The answer should be glaring you in the face here. As a community, we’re not particularly good at differentiating between golfers at the top of the salary scale. Simply put, we just shouldn’t take the risk of rostering the highest owned golfers in this range. The range, as a whole, is extremely safe, obviously. But we’re not looking for safety in this range, we’re looking for leverage and upside.

Picking the golfer that is 12% owned with a 55% chance of a ceiling outcome is infinitely better than gaining a two percentage point increase in ceiling rate but doubling ownership in DFS. 

Mid-Range Performance

I included golfers from $8,500 to $9,900 in the “mid-range” this time around. From a roster construction standpoint, this is where we are picking from when building a balanced lineup. Or, if we’re going with a stars/scrubs build, we’re typically going to pick one golfer from this range. 

Ownership Range Ceiling Rate Floor Rate
Mega Chalk 30% 81%
Chalk 25% 85%
Medium-Owned 32% 83%
Low-Owned 27% 86%

Again, the answers are apparent. We aren’t particularly good at picking golfers in this range, either. This isn’t to say that the chalk never hits in this range. These decisions are based on the foundation of drafting concepts like Zero RB, where we’re trying to gain from the chaos. The strategy of rostering a chalky golfer at this price point to “block” and differentiate elsewhere doesn’t even really hold water anymore. They aren’t safer and they don’t have the same upside. So why are we doing it?[1]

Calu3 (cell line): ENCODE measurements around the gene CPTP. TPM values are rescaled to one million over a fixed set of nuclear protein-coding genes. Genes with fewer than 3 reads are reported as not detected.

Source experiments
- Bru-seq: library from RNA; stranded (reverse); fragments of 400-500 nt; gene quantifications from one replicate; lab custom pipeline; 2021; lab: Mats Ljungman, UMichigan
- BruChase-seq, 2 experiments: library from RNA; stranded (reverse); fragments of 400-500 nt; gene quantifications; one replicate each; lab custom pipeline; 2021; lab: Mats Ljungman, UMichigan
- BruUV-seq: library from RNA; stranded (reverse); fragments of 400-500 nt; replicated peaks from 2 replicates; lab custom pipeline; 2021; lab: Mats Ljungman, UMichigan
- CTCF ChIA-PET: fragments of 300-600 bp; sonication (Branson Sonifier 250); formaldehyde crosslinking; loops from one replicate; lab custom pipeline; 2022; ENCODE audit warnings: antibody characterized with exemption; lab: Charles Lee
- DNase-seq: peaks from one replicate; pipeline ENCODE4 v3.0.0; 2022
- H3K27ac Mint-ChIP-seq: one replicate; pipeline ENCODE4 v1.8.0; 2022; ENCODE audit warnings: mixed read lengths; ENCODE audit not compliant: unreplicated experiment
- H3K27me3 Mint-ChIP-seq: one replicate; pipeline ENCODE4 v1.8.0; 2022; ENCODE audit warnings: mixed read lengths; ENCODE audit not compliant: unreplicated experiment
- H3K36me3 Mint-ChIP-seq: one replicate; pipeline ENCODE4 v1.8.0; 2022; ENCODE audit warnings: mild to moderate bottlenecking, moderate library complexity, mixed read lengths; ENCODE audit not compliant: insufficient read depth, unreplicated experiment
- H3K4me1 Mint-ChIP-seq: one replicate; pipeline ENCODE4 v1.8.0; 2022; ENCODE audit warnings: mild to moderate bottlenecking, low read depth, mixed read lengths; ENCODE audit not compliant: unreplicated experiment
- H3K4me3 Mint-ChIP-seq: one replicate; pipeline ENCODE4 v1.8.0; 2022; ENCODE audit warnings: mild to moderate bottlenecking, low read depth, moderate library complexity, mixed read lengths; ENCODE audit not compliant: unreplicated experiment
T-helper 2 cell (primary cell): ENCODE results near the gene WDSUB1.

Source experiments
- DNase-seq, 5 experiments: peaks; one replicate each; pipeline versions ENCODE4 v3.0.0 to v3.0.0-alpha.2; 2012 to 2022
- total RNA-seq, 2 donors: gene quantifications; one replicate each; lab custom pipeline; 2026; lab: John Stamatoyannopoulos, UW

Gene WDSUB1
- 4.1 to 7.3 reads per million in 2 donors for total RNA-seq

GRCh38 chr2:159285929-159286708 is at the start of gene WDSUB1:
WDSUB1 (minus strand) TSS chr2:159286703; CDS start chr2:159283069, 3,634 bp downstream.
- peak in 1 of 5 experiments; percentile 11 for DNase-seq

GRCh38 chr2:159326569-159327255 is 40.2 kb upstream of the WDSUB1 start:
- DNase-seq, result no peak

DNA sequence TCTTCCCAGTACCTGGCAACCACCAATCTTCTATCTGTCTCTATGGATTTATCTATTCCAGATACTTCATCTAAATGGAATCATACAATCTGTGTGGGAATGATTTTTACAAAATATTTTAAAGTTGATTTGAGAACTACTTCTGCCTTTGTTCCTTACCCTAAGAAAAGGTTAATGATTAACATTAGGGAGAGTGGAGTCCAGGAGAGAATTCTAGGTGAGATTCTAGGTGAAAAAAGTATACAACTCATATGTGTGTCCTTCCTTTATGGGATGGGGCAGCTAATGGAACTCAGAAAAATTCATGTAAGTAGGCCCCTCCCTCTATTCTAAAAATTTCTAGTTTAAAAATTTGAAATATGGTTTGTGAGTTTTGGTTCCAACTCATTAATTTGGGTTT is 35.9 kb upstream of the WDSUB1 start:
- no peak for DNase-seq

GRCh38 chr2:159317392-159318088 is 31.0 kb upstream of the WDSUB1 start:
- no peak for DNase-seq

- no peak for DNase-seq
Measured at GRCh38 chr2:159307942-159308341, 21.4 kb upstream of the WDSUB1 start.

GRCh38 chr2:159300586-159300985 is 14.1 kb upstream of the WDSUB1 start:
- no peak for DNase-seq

Value Range

As we dip down lower and lower in the price range, we see similar trends emerging. This time, we’ll look at golfers between $7,500 and $8,400. This range is a bit trickier. In full-field events, we expect to see somewhere between 20 and 30 golfers in this range, give or take. Regardless of your roster construction, you’ll always need a golfer or two from this range.

Ownership Range Ceiling Rate Floor Rate
Mega Chalk 19% 75%
Chalk 21% 78%
Medium-Owned 21% 75%
Low-Owned 22% 79%

In my opinion, the best way to attack this range is to include two golfers. One should be in the low-owned category and then you can mix in whoever you want. If you feel strongly about a golfer in this range that’s 10% owned, that’s fine, but make sure you pair him with a golfer below 8% owned. Remember, the effects of ownership aren’t additive across your lineup, they’re multiplicative.[2]

Bargain Range

Basically, you can throw a dart in this range and then head over to Arby’s. Golfers between $6,500 and $7,400 are basically identical regardless of ownership. 

Ownership Range Ceiling Rate Floor Rate
Mega Chalk 17.3% 77%
Chalk 18% 77%
Medium-Owned 16.5% 77%
Low-Owned 18.6% 74%

When we dive into this range a bit deeper, there are a couple of ways that we’ll see we can make smarter decisions. In the meantime, don’t be afraid to get a little weird in this range! 

In almost all situations, I’d advise against dipping below $6,500 for any golfer.[3] Golfers in that range are rarely – if ever – useful, even when accounting for the fact that they give you the flexibility to spend more at other spots in your lineup.


1 We’re not anymore.
2 The likelihood of being duplicated in a large field GPP is a function of all of the ownership percentages in your lineup multiplied by each other, not added together.
3 No cut events would be the lone exception.